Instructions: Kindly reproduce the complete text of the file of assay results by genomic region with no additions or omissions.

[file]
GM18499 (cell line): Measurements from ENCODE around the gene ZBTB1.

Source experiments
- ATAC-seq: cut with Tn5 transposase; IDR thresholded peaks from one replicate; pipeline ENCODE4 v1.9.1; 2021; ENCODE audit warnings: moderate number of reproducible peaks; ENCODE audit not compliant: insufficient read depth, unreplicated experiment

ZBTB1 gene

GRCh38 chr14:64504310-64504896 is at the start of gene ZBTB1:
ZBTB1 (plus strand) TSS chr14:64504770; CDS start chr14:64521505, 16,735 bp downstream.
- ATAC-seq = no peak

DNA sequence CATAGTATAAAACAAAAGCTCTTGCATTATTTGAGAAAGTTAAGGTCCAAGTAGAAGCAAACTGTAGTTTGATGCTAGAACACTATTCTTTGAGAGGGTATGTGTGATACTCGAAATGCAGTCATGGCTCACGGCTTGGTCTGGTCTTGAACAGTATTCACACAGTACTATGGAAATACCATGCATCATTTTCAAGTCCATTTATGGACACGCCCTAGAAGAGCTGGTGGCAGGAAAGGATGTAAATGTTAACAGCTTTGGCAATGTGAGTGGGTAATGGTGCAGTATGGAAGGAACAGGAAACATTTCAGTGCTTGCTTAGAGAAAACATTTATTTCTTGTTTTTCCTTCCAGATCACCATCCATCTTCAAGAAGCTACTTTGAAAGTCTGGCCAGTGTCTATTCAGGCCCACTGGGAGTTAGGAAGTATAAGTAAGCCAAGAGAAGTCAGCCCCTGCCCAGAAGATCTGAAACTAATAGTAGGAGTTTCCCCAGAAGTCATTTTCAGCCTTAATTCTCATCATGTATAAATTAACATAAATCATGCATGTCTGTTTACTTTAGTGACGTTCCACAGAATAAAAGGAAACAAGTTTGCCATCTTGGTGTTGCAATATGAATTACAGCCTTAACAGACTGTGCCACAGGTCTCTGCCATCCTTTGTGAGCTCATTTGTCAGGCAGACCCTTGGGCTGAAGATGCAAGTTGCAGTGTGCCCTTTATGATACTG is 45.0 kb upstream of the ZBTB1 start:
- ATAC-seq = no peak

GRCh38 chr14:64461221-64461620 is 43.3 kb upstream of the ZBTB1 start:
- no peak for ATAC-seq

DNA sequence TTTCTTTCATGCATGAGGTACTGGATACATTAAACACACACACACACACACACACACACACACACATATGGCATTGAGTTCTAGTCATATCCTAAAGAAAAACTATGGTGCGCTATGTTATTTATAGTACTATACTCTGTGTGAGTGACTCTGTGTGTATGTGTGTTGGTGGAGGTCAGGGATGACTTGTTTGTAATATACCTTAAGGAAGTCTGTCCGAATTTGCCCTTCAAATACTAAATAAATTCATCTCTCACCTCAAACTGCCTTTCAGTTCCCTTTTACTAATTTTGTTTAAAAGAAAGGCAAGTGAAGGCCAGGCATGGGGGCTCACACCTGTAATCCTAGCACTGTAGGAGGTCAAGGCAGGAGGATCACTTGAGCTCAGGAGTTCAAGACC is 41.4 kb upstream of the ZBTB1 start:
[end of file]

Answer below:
GM18499 (cell line): Measurements from ENCODE around the gene ZBTB1.

Source experiments
- ATAC-seq: cut with Tn5 transposase; IDR thresholded peaks from one replicate; pipeline ENCODE4 v1.9.1; 2021; ENCODE audit warnings: moderate number of reproducible peaks; ENCODE audit not compliant: insufficient read depth, unreplicated experiment

ZBTB1 gene

GRCh38 chr14:64504310-64504896 is at the start of gene ZBTB1:
ZBTB1 (plus strand) TSS chr14:64504770; CDS start chr14:64521505, 16,735 bp downstream.
- ATAC-seq = no peak

DNA sequence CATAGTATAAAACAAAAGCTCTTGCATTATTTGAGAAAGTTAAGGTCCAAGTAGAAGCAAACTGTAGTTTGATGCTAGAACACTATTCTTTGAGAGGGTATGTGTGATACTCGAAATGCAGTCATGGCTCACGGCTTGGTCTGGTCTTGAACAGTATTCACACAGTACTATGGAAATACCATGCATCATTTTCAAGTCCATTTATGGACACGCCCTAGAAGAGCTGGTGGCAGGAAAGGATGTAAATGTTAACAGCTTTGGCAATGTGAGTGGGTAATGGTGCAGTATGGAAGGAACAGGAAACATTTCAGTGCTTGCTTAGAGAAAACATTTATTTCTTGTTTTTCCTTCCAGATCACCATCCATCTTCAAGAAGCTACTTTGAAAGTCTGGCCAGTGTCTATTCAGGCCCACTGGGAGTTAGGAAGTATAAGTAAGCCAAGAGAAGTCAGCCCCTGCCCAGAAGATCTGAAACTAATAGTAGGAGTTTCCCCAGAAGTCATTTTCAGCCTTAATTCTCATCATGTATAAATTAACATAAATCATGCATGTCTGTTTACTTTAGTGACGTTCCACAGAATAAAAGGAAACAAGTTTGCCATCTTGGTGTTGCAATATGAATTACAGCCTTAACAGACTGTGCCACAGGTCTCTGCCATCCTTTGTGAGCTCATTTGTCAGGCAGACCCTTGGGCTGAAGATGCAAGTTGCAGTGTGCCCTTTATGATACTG is 45.0 kb upstream of the ZBTB1 start:
- ATAC-seq = no peak

GRCh38 chr14:64461221-64461620 is 43.3 kb upstream of the ZBTB1 start:
- no peak for ATAC-seq

DNA sequence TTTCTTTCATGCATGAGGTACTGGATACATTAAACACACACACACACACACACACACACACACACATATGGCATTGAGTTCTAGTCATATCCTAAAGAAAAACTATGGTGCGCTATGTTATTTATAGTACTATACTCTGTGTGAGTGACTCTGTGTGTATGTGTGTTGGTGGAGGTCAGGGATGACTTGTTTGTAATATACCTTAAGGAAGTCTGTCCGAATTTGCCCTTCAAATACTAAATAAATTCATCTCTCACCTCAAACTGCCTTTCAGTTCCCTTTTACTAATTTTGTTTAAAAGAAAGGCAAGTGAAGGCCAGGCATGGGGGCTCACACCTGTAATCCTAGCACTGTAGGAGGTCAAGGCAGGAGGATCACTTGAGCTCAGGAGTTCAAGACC is 41.4 kb upstream of the ZBTB1 start: